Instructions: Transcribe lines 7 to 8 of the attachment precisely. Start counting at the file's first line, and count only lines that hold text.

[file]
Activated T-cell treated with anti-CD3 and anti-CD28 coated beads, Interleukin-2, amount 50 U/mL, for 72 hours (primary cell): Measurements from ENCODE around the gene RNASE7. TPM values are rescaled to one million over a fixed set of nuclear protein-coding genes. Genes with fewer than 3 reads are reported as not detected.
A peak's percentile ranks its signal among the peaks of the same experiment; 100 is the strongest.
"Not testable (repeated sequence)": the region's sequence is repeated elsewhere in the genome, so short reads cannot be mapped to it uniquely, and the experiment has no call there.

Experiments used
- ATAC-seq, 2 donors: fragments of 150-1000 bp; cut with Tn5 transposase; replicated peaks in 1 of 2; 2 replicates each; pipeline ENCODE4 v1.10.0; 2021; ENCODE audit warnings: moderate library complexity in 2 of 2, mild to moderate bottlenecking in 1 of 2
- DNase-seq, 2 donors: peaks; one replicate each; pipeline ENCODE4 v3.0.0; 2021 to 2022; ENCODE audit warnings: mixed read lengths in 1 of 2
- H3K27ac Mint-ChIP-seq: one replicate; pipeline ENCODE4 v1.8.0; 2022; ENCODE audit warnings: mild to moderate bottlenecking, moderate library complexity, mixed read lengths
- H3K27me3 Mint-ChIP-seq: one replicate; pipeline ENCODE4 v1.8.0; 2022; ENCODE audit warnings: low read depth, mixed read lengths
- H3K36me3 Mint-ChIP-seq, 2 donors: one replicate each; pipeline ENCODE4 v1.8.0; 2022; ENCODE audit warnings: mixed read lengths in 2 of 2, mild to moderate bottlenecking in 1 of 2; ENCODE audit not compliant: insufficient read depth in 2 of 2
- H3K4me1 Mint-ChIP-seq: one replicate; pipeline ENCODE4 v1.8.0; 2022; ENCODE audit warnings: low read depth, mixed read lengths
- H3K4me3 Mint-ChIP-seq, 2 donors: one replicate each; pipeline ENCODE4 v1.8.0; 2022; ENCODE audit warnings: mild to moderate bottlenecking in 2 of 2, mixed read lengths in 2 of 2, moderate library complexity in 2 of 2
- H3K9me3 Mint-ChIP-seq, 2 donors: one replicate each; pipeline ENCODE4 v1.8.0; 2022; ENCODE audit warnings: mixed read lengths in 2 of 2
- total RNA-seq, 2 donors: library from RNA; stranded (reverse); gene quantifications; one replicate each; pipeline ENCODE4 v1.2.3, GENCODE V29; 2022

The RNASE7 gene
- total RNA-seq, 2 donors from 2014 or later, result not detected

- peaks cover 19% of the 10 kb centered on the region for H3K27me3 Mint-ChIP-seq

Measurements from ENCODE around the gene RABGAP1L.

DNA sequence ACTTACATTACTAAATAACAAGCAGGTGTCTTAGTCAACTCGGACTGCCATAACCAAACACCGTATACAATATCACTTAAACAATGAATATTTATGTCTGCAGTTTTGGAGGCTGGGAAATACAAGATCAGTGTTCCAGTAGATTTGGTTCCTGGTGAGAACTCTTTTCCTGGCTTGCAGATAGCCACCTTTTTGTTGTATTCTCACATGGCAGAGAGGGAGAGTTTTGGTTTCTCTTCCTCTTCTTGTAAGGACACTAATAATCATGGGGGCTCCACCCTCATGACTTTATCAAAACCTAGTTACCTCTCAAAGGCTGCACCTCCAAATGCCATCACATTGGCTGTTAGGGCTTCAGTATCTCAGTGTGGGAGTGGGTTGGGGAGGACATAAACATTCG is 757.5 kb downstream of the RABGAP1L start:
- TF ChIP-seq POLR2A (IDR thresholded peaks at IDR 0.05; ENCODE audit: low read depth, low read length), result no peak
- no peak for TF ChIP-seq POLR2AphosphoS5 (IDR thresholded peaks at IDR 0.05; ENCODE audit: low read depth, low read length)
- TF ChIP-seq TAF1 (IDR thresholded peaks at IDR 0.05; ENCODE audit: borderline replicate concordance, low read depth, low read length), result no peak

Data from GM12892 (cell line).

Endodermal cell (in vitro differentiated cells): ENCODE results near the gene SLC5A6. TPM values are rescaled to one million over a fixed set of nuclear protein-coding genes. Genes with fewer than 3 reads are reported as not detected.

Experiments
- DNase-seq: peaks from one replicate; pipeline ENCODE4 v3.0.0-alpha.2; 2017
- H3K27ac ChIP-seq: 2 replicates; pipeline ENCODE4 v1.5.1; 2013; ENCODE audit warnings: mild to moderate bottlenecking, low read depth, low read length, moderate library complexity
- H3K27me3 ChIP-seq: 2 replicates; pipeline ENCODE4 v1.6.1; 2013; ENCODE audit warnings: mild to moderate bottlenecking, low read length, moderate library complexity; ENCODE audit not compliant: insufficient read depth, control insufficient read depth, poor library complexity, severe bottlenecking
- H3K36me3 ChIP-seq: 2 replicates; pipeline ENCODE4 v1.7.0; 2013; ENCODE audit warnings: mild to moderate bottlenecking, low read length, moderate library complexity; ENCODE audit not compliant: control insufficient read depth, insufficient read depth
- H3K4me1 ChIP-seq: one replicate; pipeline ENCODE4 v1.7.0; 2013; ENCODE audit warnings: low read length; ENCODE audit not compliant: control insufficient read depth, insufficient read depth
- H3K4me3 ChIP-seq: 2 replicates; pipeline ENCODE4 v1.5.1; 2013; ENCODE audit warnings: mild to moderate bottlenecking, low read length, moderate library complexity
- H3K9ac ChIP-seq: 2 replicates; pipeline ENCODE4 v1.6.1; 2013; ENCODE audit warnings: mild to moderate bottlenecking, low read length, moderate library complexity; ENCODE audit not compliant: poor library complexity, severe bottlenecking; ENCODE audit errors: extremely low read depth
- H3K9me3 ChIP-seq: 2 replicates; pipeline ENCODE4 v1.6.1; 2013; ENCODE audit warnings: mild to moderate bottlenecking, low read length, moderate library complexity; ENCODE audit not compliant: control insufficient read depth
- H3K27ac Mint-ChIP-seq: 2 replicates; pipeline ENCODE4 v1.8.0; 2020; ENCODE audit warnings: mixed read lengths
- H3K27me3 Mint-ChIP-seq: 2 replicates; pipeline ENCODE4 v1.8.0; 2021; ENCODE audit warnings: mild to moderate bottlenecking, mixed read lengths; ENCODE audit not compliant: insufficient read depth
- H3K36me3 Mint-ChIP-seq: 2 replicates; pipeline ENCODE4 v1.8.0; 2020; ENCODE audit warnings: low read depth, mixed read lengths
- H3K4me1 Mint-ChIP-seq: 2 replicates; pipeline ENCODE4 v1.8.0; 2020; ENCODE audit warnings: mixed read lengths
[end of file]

- H3K27ac Mint-ChIP-seq: one replicate; pipeline ENCODE4 v1.8.0; 2022; ENCODE audit warnings: mild to moderate bottlenecking, moderate library complexity, mixed read lengths
- H3K27me3 Mint-ChIP-seq: one replicate; pipeline ENCODE4 v1.8.0; 2022; ENCODE audit warnings: low read depth, mixed read lengths